I need to create a procedure for class, but I think the sql version in the book is VERY old. For example, I don't think I can't use "Create or replace" like the book says, but "create", "drop", "create", but that is beyond the scope.
My issue is that I am having trouble setting the %TYPE. I use WAMP, I created the procedure in Notepad++, and pasted it to the console. I then opened up phpmyadmin, pasted it into the query window, and was rewarded with more verbose error message. Book: "A guide to SQL" by Phil Pratt and Mary Last, Ninth Edition https://www.amazon.com/Guide-SQL-Philip-J-Pratt/dp/111152727X . Book has TAL Distributers, SOLARIS comdominium group, and COLONIAL adventure tours databases it that helps anyone. The instructor provided the sql file to create the databases as a time saver. This is for the last chapter, ch.8 Creation code:
CREATE PROCEDURE CHANGE_ITEM_PRICE(I_ITEM_NUM IN item.item_num%TYPE, I_NEW_PRICE IN item.price%TYPE) AS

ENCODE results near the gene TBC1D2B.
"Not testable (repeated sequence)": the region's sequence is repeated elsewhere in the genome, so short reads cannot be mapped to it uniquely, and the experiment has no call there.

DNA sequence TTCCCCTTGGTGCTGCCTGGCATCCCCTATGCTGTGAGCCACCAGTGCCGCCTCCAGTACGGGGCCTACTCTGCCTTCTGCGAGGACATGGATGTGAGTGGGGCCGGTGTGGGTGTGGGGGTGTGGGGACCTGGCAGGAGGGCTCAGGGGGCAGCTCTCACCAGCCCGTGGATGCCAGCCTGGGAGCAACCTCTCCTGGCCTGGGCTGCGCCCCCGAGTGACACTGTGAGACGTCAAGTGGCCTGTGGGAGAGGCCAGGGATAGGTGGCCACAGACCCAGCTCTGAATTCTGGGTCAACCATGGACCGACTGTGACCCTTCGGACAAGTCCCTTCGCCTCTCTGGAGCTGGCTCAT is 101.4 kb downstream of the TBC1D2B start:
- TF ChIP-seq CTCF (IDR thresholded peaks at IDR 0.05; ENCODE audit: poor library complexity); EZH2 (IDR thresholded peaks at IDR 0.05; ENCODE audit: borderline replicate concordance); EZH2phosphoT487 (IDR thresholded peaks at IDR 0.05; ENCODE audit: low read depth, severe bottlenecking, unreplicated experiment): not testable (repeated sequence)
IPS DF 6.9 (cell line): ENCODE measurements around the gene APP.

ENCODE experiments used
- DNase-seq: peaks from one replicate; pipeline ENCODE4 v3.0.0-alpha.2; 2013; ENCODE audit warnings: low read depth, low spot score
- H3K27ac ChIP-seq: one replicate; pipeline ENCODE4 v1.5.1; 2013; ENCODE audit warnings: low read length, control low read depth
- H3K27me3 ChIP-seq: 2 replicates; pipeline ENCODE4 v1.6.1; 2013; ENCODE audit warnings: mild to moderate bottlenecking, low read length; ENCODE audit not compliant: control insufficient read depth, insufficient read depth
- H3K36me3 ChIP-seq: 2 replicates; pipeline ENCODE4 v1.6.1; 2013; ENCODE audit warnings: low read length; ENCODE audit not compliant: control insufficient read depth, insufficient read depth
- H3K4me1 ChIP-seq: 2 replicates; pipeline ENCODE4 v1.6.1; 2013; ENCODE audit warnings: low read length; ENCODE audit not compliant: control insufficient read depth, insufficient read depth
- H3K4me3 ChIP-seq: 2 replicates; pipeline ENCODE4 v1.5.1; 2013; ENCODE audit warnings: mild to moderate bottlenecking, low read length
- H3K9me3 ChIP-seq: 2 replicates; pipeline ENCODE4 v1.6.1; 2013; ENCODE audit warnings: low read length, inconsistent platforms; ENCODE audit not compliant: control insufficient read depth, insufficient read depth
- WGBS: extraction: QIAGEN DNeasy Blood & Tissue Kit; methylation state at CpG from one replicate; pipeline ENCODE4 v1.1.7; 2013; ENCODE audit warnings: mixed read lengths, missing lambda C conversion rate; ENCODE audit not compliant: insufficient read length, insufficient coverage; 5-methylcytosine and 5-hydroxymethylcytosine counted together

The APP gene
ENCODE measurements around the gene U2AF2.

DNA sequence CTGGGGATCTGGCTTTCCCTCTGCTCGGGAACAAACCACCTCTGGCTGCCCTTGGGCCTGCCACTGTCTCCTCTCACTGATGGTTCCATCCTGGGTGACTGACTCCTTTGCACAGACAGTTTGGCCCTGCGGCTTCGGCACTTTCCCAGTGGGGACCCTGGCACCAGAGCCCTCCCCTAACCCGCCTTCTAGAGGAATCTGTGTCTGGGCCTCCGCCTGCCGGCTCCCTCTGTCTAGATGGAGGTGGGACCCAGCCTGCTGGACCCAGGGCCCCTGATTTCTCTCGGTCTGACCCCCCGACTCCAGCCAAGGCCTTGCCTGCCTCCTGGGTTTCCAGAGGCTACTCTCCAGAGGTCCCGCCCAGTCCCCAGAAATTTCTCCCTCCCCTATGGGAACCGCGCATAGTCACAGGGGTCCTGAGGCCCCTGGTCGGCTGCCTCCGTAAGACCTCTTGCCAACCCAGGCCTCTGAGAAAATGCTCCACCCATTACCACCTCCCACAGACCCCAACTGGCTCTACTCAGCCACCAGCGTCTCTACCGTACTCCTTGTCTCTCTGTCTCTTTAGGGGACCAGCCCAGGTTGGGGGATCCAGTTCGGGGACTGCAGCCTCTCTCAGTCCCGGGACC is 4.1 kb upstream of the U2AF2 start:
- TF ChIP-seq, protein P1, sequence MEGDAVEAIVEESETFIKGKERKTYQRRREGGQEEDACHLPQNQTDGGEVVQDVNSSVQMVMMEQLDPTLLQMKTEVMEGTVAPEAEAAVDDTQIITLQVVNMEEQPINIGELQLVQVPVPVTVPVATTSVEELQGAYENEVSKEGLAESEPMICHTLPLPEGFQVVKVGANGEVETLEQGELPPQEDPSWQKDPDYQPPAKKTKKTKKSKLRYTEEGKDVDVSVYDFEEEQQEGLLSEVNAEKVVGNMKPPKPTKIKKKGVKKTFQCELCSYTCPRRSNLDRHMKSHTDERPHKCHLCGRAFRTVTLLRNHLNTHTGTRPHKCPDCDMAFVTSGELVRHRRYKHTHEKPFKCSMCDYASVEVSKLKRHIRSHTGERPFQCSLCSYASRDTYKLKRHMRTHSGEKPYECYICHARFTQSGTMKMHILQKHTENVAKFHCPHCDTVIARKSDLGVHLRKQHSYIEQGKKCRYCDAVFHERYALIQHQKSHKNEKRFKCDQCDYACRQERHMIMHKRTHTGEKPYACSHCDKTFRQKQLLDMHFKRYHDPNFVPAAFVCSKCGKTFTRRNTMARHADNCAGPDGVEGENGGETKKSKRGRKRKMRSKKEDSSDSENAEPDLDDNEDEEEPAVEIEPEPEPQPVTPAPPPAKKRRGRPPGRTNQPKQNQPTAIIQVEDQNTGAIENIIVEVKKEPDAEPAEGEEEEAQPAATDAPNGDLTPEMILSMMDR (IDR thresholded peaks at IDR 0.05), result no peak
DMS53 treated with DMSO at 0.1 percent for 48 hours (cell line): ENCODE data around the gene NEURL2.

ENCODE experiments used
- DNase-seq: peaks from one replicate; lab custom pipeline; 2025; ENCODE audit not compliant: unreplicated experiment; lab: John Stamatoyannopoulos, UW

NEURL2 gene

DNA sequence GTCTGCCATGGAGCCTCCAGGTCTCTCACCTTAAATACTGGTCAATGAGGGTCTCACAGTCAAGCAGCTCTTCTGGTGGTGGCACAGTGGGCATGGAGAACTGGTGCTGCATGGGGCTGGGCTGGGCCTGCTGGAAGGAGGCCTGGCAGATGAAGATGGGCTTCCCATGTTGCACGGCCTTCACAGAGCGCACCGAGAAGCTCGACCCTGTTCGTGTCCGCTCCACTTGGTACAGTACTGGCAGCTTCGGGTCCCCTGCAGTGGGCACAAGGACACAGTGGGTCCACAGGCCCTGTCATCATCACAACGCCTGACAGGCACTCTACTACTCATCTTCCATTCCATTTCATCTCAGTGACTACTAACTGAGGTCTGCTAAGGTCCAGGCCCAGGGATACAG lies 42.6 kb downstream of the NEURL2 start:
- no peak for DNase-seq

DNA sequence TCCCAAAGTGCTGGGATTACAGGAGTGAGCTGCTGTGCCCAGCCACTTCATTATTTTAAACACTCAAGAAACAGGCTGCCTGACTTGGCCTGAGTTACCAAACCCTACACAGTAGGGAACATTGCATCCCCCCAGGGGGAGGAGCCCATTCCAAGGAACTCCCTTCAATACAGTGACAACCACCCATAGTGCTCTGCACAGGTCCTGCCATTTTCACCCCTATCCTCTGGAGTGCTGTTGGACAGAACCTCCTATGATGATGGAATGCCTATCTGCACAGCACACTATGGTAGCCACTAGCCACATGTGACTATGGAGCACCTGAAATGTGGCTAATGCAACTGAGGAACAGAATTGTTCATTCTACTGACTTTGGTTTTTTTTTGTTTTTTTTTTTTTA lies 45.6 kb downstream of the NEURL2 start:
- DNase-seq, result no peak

UPDATE item SET price = I_NEW_PRICE
WHERE item_num = I_ITEM_NUM;
Unrecognized data type. (near "IN" at position 56)
I_ITEM_NUM IN item.item_num%TYPE
This is not a valid procedure argument declaration for MySQL. You have to name the type with something like INT or DATE or VARCHAR(length) or another known type. MySQL has no syntax like you show to dynamically query the type of a named column.
Out of curiosity, where did you get that syntax? Is it part of some other brand of SQL database? I've never seen it before.
Aha, I found it:
The type of a column is referenced by writing table_name.column_name%TYPE. Using this feature can sometimes help make a function independent of changes to the definition of a table.
That's in the PostgreSQL documentation. PostgreSQL and MySQL are not the same software, and there are many examples of syntax and features that each has that the other does not.
This syntax is also supported by Oracle: %TYPE attribute. Actually, I assume Oracle did it before PostgreSQL.